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Black Pudding
25th Jan 2019, 19:30
Many years ago, I used to fly 737-800s for a UK tour operator. We had a recommendation that we did not tanker fuel to land above 5400 kgs (2700 kgs each wing) as there was a chance of a cold soaking effect, meaning a possible need to de ice. Does anyone use similar procedures or recommendations for your aircraft type particularly the A320 which is what I now operate.

Jonty
25th Jan 2019, 20:20
Yep, don’t land with more than 6000kgs if the flying time is greater than an hour. It’s not a limitation, and I think any reference to it has been removed from the fcoms. However, it’s still in our company manuals as advice.

fantom
25th Jan 2019, 21:02
What about when you are tanking? Never had this problem mentioned.

Jonty
25th Jan 2019, 21:35
This is the actual section from the manual:

Ice accumulation due cold soak.
Should the Commander​ consider that this​ may​ be a​ factor​ when considering​ the duration of​ ​
the flight and ambient conditions, the​ following​ guidelines​ are recommendations​ to avoid​ ​
this​ possibility.​ Recommended landing​ fuel​ to avoid cold soaked induced ​ icing:

A321 6000kgs

Its not a limitation, it’s a recommendation.

lomapaseo
26th Jan 2019, 03:28
Many years ago, I used to fly 737-800s for a UK tour operator. We had a recommendation that we did not tanker fuel to land above 5400 kgs (2700 kgs each wing) as there was a chance of a cold soaking effect, meaning a possible need to de ice. Does anyone use similar procedures or recommendations for your aircraft type particularly the A320 which is what I now operate.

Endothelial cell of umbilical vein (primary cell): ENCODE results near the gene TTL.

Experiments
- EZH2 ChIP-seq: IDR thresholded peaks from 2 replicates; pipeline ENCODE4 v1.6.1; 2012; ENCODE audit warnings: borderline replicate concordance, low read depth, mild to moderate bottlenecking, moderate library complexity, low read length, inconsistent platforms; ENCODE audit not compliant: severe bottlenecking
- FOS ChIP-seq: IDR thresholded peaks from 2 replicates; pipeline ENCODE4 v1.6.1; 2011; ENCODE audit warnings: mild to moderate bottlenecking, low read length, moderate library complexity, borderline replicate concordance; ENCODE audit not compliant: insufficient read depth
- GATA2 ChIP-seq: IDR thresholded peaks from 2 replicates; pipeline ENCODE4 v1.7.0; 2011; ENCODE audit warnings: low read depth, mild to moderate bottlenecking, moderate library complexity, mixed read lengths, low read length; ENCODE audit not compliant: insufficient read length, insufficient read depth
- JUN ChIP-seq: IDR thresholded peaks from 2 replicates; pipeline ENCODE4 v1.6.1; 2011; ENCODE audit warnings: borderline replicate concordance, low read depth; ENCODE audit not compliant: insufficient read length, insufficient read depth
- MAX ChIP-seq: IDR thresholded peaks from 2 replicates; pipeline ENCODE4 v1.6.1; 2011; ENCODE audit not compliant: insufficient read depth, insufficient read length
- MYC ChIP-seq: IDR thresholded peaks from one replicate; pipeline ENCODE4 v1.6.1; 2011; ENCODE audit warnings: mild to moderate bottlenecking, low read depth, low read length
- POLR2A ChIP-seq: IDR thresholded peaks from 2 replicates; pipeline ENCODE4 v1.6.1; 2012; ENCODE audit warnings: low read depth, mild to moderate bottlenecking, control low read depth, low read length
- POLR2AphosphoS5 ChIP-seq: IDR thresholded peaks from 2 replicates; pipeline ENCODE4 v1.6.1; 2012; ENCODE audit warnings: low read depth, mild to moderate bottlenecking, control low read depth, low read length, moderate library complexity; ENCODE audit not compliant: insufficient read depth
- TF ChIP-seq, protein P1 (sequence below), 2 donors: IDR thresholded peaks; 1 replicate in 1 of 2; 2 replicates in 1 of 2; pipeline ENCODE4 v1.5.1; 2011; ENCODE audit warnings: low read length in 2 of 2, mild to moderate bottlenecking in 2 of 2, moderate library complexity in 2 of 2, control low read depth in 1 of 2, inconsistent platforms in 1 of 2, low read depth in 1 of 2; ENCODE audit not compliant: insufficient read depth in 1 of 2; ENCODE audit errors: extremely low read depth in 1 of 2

I don't believe it's an inflight issue while tankering, but more an issue having to do with dispatch after having arrived while tankering.

I am not aware of a safety issue during the inflight phase (probably due to the rarity of encountering water particles etc and the formation of the resulting thin ice on non-critical surfaces including self-sheddings at high airspeeds)

However should one encounter near freezing icing conditions on-the-ground The cold soaked fuel may affect dispatch of the flight and will probably result in a larger sheds during rotation.
All this can be countered by requring a more diligent inspection for ice on a tankering aircraft if near freezing conditions exist at that airport at the time..

THRILLSEEKER
26th Jan 2019, 07:50
To minimise the chance of the dreaded ice T on the 320 it’s best to land with no more than 5000kgs ... I try and keep it to 4.5T max on landing.

Even that doesn’t work everyime, it depends on the environmentals.

TS

compressor stall
26th Jan 2019, 09:45
Even that doesn’t work everyime, it depends on the environmentals.

And the reverse. I fly regularly to well below zero environments landing with ~16T (departing with ACTs full and landing with return fuel for a 5 hour trip home) and have no issues, as the air at destination is so dry.

airseb
26th Jan 2019, 12:24
The problem is for a long flight with the fuel in the wings becoming very subzeo. You can then land in even tropical conditions and have ice on the top of the wings. And certain places have no deicing. So you vave to wait for the fuel to become positive or the sun to shine. I fly the T7 and landing with more than 20 tonnes in a tropical country would put you in the above case. (And imagine deicing in HAV or BZV...)

FlightDetent
26th Jan 2019, 13:05
5000 too, empirically determined at the last Co.